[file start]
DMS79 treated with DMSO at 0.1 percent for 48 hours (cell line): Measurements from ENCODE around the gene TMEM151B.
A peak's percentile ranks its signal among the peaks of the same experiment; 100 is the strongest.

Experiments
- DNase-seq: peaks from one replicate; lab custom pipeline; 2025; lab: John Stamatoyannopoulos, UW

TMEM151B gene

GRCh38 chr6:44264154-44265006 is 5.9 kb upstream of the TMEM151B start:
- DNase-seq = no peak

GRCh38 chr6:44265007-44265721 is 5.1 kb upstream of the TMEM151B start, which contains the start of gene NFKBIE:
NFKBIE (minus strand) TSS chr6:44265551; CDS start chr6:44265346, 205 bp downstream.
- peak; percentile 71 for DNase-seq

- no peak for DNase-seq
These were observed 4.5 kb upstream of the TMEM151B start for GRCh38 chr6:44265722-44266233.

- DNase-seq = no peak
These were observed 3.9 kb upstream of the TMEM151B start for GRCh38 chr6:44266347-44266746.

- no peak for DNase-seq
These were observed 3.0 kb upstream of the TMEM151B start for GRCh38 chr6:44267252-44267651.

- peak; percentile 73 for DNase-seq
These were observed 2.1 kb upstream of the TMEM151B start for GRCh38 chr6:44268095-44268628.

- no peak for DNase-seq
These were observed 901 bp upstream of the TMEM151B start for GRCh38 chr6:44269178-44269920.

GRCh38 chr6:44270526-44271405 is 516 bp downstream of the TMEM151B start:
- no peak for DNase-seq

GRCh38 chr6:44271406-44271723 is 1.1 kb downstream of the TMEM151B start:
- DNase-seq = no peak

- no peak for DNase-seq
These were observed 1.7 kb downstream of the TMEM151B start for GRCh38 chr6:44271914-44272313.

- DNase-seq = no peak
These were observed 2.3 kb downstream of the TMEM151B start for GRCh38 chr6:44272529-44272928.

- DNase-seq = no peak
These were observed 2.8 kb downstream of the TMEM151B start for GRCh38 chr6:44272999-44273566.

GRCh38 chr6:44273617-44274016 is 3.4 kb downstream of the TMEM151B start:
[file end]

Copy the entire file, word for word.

DMS79 treated with DMSO at 0.1 percent for 48 hours (cell line): Measurements from ENCODE around the gene TMEM151B.
A peak's percentile ranks its signal among the peaks of the same experiment; 100 is the strongest.

Experiments
- DNase-seq: peaks from one replicate; lab custom pipeline; 2025; lab: John Stamatoyannopoulos, UW

TMEM151B gene

GRCh38 chr6:44264154-44265006 is 5.9 kb upstream of the TMEM151B start:
- DNase-seq = no peak

GRCh38 chr6:44265007-44265721 is 5.1 kb upstream of the TMEM151B start, which contains the start of gene NFKBIE:
NFKBIE (minus strand) TSS chr6:44265551; CDS start chr6:44265346, 205 bp downstream.
- peak; percentile 71 for DNase-seq

- no peak for DNase-seq
These were observed 4.5 kb upstream of the TMEM151B start for GRCh38 chr6:44265722-44266233.

- DNase-seq = no peak
These were observed 3.9 kb upstream of the TMEM151B start for GRCh38 chr6:44266347-44266746.

- no peak for DNase-seq
These were observed 3.0 kb upstream of the TMEM151B start for GRCh38 chr6:44267252-44267651.

- peak; percentile 73 for DNase-seq
These were observed 2.1 kb upstream of the TMEM151B start for GRCh38 chr6:44268095-44268628.

- no peak for DNase-seq
These were observed 901 bp upstream of the TMEM151B start for GRCh38 chr6:44269178-44269920.

GRCh38 chr6:44270526-44271405 is 516 bp downstream of the TMEM151B start:
- no peak for DNase-seq

GRCh38 chr6:44271406-44271723 is 1.1 kb downstream of the TMEM151B start:
- DNase-seq = no peak

- no peak for DNase-seq
These were observed 1.7 kb downstream of the TMEM151B start for GRCh38 chr6:44271914-44272313.

- DNase-seq = no peak
These were observed 2.3 kb downstream of the TMEM151B start for GRCh38 chr6:44272529-44272928.

- DNase-seq = no peak
These were observed 2.8 kb downstream of the TMEM151B start for GRCh38 chr6:44272999-44273566.

GRCh38 chr6:44273617-44274016 is 3.4 kb downstream of the TMEM151B start: